Como diz o próprio artigo, publicado no Toronto Star de 28 de May e escrito por Carol Goarl, acertar em políticas de imigração nunca foi algo fácil desde que o mundo é mundo. Entretanto, cometer erros nesta esfera pode facilmente significar - em um longo prazo - uma queda na economia e no padrão de vida. E um país que - até 2011 - terá 100% do crescimento de sua força de trabalho oriundo de imigrantes, segundo afirma a colunista, não pode arcar com estes erros à longo prazo.
Um ótimo fim de semana e boa reflexão à todos!
Lost in the immigration jungle
Quick fixes have a nasty habit of breeding long-term problems.
Naomi Alboim of Queen's University, an expert on immigration policy, fears that is what is happening in Canada now.
In Ottawa, the Conservatives are pouring millions of dollars into makeshift schemes to alleviate labour shortages, without considering the risks of becoming dependent on a steady influx of temporary foreign workers.
At Queen's Park, the Liberals are pouring billions of dollars into post-secondary education, without requiring universities to supplement their full degree programs with bridge training for immigrants who need to fill the gaps in their qualifications.
At the local level, senior governments are starving the non-profit groups that know how to integrate immigrants into the community.
There are dozens of initiatives, but no overall plan. There are dozens of stakeholders, but no shared vision.
"If we continue to develop immigration policies in isolation, we could end up hurting or restricting our broader goals for Canada," Alboim told a roomful of politicians, bureaucrats and policy analysts recently.
Alboim is not one of those academics who pores over statistics and studies and theorizes about what should be done.
She's out in the community, working with immigrants and social agencies. At the same time, she understands the constraints that policy-makers face. She worked in the senior ranks of the public service at both the federal and provincial levels.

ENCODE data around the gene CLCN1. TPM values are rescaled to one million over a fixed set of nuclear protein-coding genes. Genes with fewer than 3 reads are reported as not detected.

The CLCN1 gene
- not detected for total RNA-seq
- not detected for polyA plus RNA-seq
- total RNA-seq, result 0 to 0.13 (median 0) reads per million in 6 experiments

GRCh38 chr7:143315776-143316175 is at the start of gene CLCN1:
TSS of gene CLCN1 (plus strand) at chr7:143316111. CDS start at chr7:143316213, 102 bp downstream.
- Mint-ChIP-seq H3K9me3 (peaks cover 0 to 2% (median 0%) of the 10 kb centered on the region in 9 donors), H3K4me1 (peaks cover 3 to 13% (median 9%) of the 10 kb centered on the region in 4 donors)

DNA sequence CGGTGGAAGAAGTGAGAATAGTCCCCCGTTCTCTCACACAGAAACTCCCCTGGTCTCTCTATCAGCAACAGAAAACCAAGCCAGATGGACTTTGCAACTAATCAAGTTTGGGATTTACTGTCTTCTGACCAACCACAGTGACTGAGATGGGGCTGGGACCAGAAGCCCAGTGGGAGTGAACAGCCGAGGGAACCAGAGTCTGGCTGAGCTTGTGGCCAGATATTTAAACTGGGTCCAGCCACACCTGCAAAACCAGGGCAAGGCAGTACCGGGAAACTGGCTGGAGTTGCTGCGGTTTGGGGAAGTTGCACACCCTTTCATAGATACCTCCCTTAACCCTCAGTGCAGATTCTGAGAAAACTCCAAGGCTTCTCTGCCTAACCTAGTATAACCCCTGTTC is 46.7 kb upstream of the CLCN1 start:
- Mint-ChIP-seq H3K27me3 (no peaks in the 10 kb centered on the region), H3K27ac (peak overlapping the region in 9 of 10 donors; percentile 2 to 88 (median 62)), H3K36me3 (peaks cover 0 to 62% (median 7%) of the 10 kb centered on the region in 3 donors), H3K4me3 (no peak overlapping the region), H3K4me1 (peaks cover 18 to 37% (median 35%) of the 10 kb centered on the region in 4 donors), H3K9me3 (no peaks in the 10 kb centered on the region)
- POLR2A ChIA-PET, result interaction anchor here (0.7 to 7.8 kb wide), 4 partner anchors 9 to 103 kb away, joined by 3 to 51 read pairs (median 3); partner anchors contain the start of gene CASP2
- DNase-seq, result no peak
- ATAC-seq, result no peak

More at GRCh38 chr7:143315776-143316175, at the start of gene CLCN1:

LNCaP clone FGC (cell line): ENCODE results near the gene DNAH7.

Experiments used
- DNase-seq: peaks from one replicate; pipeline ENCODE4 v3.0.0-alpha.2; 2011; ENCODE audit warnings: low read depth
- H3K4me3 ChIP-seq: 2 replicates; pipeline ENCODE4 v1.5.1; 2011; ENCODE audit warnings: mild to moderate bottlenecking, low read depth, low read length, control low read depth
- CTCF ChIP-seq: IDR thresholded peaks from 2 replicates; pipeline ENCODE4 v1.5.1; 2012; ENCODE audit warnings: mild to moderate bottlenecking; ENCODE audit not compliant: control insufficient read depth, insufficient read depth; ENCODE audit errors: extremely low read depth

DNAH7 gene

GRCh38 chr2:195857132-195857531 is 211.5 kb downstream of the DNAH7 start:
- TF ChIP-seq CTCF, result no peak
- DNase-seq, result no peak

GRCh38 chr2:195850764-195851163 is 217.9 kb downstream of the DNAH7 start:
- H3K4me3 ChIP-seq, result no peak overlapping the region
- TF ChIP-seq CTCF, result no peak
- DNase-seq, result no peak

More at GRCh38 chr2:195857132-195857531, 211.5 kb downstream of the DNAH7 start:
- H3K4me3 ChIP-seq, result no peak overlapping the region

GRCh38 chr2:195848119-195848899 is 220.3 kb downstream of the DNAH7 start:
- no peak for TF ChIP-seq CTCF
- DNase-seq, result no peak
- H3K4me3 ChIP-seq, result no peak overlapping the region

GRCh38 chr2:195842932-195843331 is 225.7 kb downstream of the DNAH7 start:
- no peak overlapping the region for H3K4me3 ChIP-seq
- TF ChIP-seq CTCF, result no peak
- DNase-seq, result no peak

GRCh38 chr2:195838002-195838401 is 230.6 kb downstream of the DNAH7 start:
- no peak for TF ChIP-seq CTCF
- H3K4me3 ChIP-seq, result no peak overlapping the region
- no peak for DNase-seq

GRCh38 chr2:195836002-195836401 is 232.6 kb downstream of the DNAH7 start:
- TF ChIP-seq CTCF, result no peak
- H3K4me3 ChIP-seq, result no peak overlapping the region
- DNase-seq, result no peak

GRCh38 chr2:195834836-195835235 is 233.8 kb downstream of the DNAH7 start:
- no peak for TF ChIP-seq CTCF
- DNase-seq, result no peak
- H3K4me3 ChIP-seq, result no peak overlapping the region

What worries her, as Canada approaches 2011 – the year when immigrants will account for 100 per cent of the country's workforce growth – is that no one seems to be thinking beyond the exigencies of the moment:
Bringing in thousands of foreign temporary workers might appease employers who can't wait the five to six years it normally takes to get a skilled applicant into the country. But it reduces their incentive to hire and train the underemployed Canadians (foreign and native-born) who are already here.
Raising Canada's immigration target (Ottawa is aiming to admit 265,000 permanent residents this year – 15,000 more than last year) might seem like a rational response to an aging workforce. But with a backlog of 500,000 unprocessed applications, the immigration department clearly can't handle its current workload, let alone a larger one. It takes an average of 5.3 years to get an application processed in Beijing, longer in Hong Kong, Moscow and New Delhi.
Permitting Canadian-educated foreign students to stay and apply for permanent resident status might look like a good way to boost the supply of well-trained workers. But it turns universities and colleges into a shortcut into Canada for would-be immigrants and encourages the creation of quick-buck vocational schools.
Allowing each province to nominate immigrants, based on its workforce needs, might sound like regionally sensitive planning. But it leaves the country with a bewildering patchwork of admission criteria and prevents newcomers from moving freely once they arrive in the country.
"We need to think in terms of a pan-Canadian immigration framework that flows from a vision of Canada's future and the values we share," Alboim said.
She acknowledged that there is a lot of goodwill in the system. She also gave Prime Minister Stephen Harper credit for investing $13 million in a new Foreign Credential Referral Office and earmarking $500 million a year to provide job training for people who don't qualify for employment insurance (many of whom are immigrants).
But Ottawa needs to do more than add new tools to the cluttered mix of policy instruments that exists now, Alboim stressed. Its role is to set priorities, provide leadership and ensure that everybody is pulling in the same direction.
Getting immigration right has never been easy. But getting it wrong – the usual result of lurching from one expedient to the next – will mean a shrinking economy, a drop in living standards and a loss of vitality.
Canada can't afford to be slapdash about its future.